It was mid-August. The Oakland Raiders were preparing to break training camp. And Connor Cook was having a mini-meltdown in practice. In what might have been his last full-squad series at the team’s Napa Valley practice complex in California, things were not ending well.
“COME on!” Cook screamed toward the ground, slapping his hands together.
Soon enough, it happened again. Snap. Fumble. Loud obscenity.
About 30 minutes later, Raiders head coach Jack Del Rio was grinning about it. A visitor remarked to Del Rio that Cook seemed unafraid to bark at veterans when he wasn’t happy, that he had a little edginess to him.
“I think he wants to be perfect,” Del Rio said of Cook. “Not just himself, but everybody. He’s got some emotion and tries to take command of whoever is around him when he’s out there. I like it. He wants to be where Derek [Carr] is someday – that kind of player – and that’s why we drafted him. He’ll compete every day and he’ll get better.”
Almost five months later, the Raiders are heading for the best worst-case scenario they could have hoped for. Here’s why: They actually wanted Connor Cook. They envisioned him being something in the NFL. They blindsided the Dallas Cowboys by trading up to the 100th pick in the draft because they thought Cook was a player with the talent to compete every day in practice and meeting rooms, and they thought Cook could eventually be good enough to start in the NFL, giving the Raiders some valuable trade bait down the road.
And along the way, if disaster struck with Derek Carr, Cook might be capable of stepping in and winning some games for Oakland. The Raiders hoped that if such a scenario came into play, it would be a few years into Cook’s development.
But here they are. Cook is the guy as Carr recovers from a broken leg and the Raiders prepare to
That’s what makes this a best worst-case scenario. The Raiders had a player on the bottom of their quarterback depth chart who was more than a practice arm. He’s part of the plan. He’s a piece of their future. That’s what the Raiders drafted him to be. Maybe not a starting piece. Maybe not a guy who will ever be expected to fully challenge Carr for his job. But certainly a piece that was valuable enough to be meaningful – and who could be coveted by other teams.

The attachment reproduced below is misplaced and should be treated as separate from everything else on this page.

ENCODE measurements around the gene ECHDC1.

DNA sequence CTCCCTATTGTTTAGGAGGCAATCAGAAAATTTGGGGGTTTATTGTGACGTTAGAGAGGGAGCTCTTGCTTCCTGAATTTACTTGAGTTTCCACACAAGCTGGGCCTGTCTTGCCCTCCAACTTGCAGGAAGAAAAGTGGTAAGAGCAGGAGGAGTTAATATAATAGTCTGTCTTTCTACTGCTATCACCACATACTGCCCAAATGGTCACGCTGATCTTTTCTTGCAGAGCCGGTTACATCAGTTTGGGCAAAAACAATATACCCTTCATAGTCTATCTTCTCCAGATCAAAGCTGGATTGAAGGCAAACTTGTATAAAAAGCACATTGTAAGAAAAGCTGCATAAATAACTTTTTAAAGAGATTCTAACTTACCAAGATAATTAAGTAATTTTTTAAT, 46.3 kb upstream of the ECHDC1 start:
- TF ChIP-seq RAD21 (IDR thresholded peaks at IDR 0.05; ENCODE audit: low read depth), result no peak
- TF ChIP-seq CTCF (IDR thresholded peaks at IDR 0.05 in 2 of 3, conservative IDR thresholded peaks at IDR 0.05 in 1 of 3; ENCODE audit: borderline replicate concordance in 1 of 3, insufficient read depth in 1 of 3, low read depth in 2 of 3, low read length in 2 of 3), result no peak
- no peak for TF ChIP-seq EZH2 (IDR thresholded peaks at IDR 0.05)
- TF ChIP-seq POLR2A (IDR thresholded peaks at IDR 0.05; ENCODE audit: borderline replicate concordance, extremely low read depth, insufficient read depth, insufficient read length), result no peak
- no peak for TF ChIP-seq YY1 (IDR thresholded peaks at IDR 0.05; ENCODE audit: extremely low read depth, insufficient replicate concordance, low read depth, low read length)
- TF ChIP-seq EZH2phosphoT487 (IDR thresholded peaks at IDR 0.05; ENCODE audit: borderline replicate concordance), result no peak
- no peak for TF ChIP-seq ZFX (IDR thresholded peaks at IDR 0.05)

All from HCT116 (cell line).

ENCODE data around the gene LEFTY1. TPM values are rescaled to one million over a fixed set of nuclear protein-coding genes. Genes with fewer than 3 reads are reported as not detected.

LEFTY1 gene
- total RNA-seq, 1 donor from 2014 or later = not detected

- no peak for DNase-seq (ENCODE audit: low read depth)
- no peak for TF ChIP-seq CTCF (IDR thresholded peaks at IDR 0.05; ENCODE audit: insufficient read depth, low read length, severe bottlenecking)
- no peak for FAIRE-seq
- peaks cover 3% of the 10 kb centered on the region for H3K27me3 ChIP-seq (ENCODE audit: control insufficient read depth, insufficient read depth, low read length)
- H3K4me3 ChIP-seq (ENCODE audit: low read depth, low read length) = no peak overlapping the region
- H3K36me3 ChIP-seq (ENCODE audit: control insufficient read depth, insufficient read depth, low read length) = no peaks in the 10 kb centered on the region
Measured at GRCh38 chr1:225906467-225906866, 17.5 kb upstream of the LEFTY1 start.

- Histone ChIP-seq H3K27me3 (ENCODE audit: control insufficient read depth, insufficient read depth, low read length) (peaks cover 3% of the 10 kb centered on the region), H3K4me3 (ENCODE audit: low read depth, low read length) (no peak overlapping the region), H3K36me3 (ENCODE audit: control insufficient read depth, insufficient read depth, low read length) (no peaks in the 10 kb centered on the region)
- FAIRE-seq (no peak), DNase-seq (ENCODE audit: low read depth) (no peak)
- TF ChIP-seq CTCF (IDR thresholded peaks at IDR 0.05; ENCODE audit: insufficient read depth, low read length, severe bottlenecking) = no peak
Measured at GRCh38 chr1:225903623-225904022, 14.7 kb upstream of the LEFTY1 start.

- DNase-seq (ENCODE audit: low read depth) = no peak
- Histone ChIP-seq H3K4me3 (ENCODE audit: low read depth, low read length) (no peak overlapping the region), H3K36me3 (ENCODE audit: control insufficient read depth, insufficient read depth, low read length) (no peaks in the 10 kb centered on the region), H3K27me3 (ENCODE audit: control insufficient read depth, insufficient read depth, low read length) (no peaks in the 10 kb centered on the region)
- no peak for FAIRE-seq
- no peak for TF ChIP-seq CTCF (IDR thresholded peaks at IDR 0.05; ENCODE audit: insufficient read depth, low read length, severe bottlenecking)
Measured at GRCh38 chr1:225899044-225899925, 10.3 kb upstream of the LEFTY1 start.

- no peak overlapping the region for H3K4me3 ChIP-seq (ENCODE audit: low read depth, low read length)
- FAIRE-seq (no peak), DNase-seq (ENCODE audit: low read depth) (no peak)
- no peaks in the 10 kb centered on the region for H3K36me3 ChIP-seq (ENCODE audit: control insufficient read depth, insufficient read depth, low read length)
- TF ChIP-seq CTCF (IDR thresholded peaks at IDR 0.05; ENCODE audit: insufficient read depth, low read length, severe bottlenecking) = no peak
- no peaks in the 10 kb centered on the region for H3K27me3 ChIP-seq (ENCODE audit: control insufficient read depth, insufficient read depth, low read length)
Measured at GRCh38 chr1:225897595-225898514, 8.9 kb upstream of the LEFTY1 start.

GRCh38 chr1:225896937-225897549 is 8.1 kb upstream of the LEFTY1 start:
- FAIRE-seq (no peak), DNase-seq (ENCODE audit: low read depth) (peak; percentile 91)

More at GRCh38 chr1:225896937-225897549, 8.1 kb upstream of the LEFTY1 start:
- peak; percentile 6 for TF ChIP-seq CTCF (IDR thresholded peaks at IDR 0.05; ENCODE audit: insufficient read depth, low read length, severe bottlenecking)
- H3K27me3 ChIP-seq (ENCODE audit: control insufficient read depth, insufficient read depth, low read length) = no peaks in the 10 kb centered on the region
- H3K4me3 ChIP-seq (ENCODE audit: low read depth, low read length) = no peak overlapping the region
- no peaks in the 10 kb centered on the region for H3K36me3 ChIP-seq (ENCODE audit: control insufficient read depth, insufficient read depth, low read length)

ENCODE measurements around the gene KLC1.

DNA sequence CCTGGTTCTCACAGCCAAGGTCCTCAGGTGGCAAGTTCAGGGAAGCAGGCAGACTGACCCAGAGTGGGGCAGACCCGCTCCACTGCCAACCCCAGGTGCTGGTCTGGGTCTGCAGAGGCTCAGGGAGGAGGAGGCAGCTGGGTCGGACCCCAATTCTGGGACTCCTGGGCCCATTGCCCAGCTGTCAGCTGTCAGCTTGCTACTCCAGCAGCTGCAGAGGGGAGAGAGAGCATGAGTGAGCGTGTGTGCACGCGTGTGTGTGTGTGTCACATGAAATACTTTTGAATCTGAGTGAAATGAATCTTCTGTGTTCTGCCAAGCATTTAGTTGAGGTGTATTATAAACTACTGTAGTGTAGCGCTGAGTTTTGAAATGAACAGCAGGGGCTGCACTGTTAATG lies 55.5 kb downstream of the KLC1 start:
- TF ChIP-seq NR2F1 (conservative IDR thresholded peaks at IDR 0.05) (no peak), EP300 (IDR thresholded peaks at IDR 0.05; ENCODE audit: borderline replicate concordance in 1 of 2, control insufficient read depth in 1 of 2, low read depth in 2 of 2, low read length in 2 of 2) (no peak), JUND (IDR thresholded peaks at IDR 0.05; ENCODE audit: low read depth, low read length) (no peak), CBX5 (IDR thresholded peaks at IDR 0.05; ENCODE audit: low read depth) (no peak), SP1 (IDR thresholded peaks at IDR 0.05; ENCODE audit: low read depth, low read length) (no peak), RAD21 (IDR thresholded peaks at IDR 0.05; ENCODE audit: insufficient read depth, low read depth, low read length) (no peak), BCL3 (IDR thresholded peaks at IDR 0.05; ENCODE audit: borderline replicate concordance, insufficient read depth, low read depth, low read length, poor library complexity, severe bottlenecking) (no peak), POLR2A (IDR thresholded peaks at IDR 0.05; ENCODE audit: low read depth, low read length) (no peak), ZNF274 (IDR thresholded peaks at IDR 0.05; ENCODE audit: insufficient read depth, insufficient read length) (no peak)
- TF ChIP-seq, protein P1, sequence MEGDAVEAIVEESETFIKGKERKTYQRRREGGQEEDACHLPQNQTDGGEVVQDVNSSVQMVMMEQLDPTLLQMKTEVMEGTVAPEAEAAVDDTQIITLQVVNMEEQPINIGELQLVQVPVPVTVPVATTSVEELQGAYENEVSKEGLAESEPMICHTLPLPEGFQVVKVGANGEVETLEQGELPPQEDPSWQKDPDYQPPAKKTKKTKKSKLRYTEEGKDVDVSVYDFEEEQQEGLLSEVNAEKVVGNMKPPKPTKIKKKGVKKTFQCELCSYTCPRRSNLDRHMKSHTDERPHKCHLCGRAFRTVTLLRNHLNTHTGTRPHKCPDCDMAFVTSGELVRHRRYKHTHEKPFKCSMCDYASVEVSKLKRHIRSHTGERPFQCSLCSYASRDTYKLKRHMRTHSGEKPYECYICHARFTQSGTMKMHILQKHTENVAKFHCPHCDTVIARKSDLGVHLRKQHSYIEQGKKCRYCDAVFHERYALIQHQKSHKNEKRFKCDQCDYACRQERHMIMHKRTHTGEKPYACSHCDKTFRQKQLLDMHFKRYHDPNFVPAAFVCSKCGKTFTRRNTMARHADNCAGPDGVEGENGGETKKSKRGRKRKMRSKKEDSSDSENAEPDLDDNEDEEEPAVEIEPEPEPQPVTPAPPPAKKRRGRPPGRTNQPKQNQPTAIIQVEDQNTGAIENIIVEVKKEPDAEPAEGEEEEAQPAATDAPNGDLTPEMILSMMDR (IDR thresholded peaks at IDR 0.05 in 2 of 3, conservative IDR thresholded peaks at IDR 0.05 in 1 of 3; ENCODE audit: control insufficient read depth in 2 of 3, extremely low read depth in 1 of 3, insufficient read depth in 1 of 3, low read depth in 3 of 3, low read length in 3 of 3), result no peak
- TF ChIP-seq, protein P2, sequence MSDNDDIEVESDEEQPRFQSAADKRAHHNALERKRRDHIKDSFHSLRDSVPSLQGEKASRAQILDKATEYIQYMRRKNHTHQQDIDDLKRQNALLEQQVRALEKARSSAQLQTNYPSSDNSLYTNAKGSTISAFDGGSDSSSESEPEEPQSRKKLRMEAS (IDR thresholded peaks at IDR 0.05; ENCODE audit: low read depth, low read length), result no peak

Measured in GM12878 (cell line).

If the season finale was any indication, Cook might have that ability. He might be better than the 100th overall pick. He might even be closer to the player many once believed could be a viable NFL starter. He had flashes of that ability against the Denver Broncos on Sunday. Pressed into action after McGloin went down with a shoulder injury, Cook completed 14 of 21 passes for 150 yards, with one touchdown and one interception against one of the best defenses in the NFL. He impressed his teammates and Del Rio with a calm presence in the huddle.
“He went into a very difficult set of circumstances and I thought he handled himself extremely well,” Del Rio said. “I thought the poise was there. The moment didn’t look too big for him. He did a real nice job leading the team down and moving the ball. … [His demeanor in the huddle] goes a long way. It certainly does. All of the reports of how he handled himself, what he did on very little preparation last week was impressive.”
Whether that will translate to Saturday is another story altogether. But what happens this weekend could go a long way toward showcasing whether Cook can live up to the Raiders’ long-term hopes. His opportunity against the Texans has been decades in the making. All because of former Green Bay Packers general manager Ron Wolf, who spent years planting seeds in the brain of a young Reggie McKenzie. The same McKenzie who would eventually become the Raiders’ general manager, laying the foundation of his draft methodology with Wolf’s words echoing in his ears.
“You can’t have too many quarterbacks.”
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“Draft a quarterback every year if you see an opportunity worth taking.”
“Have them when you don’t need them. But never need them and fail to have them.”
McKenzie saw Wolf push that plan into action, plucking rookies like Ty Detmer and Mark Brunell, Matt Hasselbeck and Aaron Brooks. Guys who would never start for the Packers, but who would most definitely start elsewhere.
That’s what ultimately birthed Cook’s unexpected starting moment for Oakland. That’s what made the Raiders trade up for him. McKenzie heeded Wolf’s quarterback wisdom.
That’s where Connor Cook comes in this weekend in Houston. The best of a worst-case scenario.